As September dawns, it’s back to school for many of us, whether we’re in middle school, high school, or college (or a teacher like myself!). However, saying “back to school” almost sounds like we’re leaving a “normal” summer of fun in the sun. The fact is, the spring and the summer of 2020 has been hands down the most not normal set of seasons in most of our recorded histories. And honestly, not exactly fun.
Unless you’ve been living in a remote jungle deep in the Amazon basin studying poison dart frogs since March (and if you have been, I’m a little jealous), the rest of us have been in very abnormal lockdowns and isolation, stuck in our homes probably spending too much time on screens and hearing too many sad stories about COVID-19. I think we’re all itching to “get back” to normal, back to school, back to friends, back to sports, and back to life!
The Dark Valley
Before I talk about 3 must-reads for this fall, we first need to name the dark valley we’ve been dwelling in these past number of months. We have been through a lot.
Maybe as a consequence of this isolation, loneliness and frustration has crept in to your heart and mind. Did you have big plans that were drastically changed? Maybe it was a mission trip, or studying abroad, or maybe it was your senior year and this was going to be an exciting close of the chapters of your high school career, but the book slammed shut too soon. Maybe a friendship or relationship that was very life-giving was suddenly cut short due to COVID. Maybe the limiting of human contact put you even more on your phone and you just got to a point of saturation where that device became like Gollum’s Ring—something “precious” and addictive, and at the same time, something you started to hate and grow weary of. The overload of online learning may have stirred up a deeper hunger for real, in-person interactions, but what could you do about it?
We also need to consider the psychosocial effects that masks are having on us. Certainly, the intention behind masks is well meaning, and the protection from infection is important. But, it's weird not to see someone’s whole face, to be able to read their expressions, see if they’re happy or sad, smiling or not.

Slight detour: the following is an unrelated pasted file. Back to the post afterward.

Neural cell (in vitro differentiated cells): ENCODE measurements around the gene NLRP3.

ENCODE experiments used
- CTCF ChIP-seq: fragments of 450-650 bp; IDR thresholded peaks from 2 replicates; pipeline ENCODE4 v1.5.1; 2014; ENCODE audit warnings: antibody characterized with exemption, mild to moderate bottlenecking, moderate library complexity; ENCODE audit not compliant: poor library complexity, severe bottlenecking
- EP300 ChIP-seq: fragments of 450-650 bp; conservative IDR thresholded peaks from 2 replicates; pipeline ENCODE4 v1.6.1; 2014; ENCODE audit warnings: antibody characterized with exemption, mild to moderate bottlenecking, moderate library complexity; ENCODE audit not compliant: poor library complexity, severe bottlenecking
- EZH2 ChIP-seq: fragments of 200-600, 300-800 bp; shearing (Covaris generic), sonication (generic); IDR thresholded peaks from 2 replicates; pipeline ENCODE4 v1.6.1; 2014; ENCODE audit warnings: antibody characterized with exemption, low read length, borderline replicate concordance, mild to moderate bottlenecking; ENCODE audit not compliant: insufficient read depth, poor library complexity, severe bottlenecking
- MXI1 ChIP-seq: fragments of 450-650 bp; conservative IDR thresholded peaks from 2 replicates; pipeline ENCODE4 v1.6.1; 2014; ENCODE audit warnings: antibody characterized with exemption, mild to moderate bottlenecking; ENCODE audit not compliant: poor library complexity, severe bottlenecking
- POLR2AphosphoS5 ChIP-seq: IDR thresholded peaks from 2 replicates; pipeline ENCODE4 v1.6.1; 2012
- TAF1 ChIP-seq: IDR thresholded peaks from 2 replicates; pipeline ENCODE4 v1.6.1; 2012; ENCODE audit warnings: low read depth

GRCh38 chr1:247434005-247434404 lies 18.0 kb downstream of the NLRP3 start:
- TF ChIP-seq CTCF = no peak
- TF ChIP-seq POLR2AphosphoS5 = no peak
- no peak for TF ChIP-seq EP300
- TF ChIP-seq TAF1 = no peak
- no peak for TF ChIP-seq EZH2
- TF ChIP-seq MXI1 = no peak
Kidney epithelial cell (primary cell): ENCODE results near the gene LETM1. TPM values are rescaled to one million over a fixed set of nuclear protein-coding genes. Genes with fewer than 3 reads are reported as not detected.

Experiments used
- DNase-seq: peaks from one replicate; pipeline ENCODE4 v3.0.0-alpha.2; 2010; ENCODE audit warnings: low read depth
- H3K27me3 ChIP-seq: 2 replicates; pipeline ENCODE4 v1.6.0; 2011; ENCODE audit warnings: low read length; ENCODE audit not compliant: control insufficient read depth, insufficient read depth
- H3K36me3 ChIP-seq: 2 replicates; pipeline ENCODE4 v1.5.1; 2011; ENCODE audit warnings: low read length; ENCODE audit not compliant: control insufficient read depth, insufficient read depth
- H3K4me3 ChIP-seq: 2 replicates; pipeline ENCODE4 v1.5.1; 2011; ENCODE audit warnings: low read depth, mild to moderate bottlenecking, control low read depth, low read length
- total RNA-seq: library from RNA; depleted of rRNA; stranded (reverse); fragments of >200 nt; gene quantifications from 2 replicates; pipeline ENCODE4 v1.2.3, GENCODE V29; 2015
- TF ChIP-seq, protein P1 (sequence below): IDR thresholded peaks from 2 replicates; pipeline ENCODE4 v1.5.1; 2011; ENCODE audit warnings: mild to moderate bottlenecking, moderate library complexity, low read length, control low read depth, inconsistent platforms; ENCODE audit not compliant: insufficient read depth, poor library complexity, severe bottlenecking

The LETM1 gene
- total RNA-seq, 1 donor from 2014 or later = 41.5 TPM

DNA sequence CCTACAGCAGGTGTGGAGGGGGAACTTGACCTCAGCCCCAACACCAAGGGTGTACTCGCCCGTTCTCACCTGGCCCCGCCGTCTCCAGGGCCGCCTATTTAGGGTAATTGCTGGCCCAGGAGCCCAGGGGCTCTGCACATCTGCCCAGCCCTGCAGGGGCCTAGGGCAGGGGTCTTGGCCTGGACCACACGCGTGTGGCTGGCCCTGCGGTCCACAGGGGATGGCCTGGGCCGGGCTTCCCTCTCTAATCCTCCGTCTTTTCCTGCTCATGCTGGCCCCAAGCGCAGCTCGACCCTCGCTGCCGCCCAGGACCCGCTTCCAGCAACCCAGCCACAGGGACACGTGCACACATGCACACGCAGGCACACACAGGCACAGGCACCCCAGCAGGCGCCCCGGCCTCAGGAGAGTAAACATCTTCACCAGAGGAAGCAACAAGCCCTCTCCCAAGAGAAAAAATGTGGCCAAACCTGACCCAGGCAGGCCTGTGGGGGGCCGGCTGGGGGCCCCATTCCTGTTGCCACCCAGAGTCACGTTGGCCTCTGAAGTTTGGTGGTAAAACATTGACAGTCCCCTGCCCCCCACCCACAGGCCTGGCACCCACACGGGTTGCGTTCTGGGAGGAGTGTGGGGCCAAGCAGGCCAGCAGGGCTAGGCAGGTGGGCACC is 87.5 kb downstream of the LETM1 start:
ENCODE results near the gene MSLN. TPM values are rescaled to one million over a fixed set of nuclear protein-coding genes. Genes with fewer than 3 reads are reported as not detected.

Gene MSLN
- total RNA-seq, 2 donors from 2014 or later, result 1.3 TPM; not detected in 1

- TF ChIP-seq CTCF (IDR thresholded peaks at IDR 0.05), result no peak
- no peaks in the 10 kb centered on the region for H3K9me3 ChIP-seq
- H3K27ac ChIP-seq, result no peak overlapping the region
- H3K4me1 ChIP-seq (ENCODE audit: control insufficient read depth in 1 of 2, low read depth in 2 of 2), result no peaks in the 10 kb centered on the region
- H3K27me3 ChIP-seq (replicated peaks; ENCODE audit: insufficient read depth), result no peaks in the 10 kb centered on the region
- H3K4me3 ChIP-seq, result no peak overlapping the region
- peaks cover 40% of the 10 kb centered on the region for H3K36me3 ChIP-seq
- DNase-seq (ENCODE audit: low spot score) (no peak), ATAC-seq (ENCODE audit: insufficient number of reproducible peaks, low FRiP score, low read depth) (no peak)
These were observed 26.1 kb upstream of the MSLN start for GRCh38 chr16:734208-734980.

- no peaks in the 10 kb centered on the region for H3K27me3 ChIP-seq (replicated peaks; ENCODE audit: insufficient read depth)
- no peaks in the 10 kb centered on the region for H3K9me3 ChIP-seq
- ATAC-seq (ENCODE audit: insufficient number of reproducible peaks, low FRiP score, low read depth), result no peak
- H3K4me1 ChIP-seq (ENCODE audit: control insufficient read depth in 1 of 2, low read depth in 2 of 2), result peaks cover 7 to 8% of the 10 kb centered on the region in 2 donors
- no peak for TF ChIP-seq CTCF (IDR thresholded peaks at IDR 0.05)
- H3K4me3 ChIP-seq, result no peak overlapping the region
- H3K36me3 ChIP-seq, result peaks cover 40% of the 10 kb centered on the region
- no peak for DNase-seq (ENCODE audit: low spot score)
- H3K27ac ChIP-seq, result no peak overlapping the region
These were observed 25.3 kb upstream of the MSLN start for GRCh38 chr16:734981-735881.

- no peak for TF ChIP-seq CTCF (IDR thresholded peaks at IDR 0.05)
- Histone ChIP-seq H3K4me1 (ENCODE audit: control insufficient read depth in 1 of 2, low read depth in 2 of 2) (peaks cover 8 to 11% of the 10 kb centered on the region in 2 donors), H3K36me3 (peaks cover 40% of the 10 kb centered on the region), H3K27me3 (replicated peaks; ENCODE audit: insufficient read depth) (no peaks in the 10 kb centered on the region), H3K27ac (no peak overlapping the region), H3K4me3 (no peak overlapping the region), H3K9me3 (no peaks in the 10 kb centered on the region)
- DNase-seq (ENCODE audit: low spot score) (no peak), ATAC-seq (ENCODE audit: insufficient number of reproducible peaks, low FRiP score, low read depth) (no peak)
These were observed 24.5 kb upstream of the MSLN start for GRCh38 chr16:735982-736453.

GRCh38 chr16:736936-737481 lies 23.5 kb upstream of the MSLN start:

What has this stirred up in you? Is there a climate of fear around you that you almost can’t put your sterilized finger on? Are you more skittish, nervous, or anxious? How are you sleeping? Have you become a little obsessive about washing your hands, neurotic about touching things, and distant when it comes to seeing others, both literally and emotionally?
Maybe in the midst of this frustration and disappointment, left alone in your room with nothing but Zoom, you fell prey to temptation, or into a deep depression. Maybe a thick (or even thicker) chain of addiction to porn, masturbation, video games, gambling, or drinking or drugs, wrapped tighter around you. Perhaps you’ve stood on the edge of the valley of death itself and struggled with suicidal thoughts. This pandemic has opened lots of old wounds and created lots of new ones.
On all of this may the River of Mercy flow. We have been through a lot lately. But we are not alone. We need to know and believe and lift up our heads, because change is in the air. September and the cool autumn (depending on your location) is coming.
Getting Out of Our Own Heads
We are, by our very nature as human beings, young men and women, wayfarers, way-finders, pilgrims, and poets! We are called to see more and to be more! Our very life is a movement in itself towards something (and someone) beautiful. Life remains a gift and now, in this very moment, as you read these words, there is a chance to make a journey, an exodus, a saving step out of the pain and existential angst that COVID-19 and your struggling to cope with it has caused.
That Wise Old Greek Guy
Thousands of years ago, in a faraway land surrounded by turquoise waters, a wise fellow named Plato once said “The object of education is to teach us to love what is beautiful.”
Education means literally to “be led out” or to “bring out or develop something latent or potential” within us. This is what beauty does! This is what education is supposed to do!
Beautiful things take our breathe away. One of my favorite writers, Joseph Ratzinger also known as Pope Emeritus Benedict XVI, once wrote
“Genuine beauty... gives man a healthy ‘shock’, it draws him out of himself, wrenches him away... from being content with the humdrum – it even makes him suffer, piercing him like a dart, but in so doing it ‘reawakens’ him, opening afresh the eyes of his heart and mind, giving him wings, carrying him aloft.”